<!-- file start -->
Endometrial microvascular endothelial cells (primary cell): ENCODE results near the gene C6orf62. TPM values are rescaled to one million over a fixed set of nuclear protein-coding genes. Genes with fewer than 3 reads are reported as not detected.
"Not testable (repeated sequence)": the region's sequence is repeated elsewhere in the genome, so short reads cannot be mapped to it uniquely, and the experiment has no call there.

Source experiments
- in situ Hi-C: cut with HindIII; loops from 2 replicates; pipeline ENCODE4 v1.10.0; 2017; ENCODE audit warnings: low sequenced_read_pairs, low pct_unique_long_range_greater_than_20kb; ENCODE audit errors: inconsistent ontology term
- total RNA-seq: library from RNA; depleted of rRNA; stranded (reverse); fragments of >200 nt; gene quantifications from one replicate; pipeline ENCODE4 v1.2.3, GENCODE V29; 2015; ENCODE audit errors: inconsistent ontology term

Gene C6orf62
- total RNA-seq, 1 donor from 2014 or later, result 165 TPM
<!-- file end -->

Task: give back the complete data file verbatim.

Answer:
Endometrial microvascular endothelial cells (primary cell): ENCODE results near the gene C6orf62. TPM values are rescaled to one million over a fixed set of nuclear protein-coding genes. Genes with fewer than 3 reads are reported as not detected.
"Not testable (repeated sequence)": the region's sequence is repeated elsewhere in the genome, so short reads cannot be mapped to it uniquely, and the experiment has no call there.

Source experiments
- in situ Hi-C: cut with HindIII; loops from 2 replicates; pipeline ENCODE4 v1.10.0; 2017; ENCODE audit warnings: low sequenced_read_pairs, low pct_unique_long_range_greater_than_20kb; ENCODE audit errors: inconsistent ontology term
- total RNA-seq: library from RNA; depleted of rRNA; stranded (reverse); fragments of >200 nt; gene quantifications from one replicate; pipeline ENCODE4 v1.2.3, GENCODE V29; 2015; ENCODE audit errors: inconsistent ontology term

Gene C6orf62
- total RNA-seq, 1 donor from 2014 or later, result 165 TPM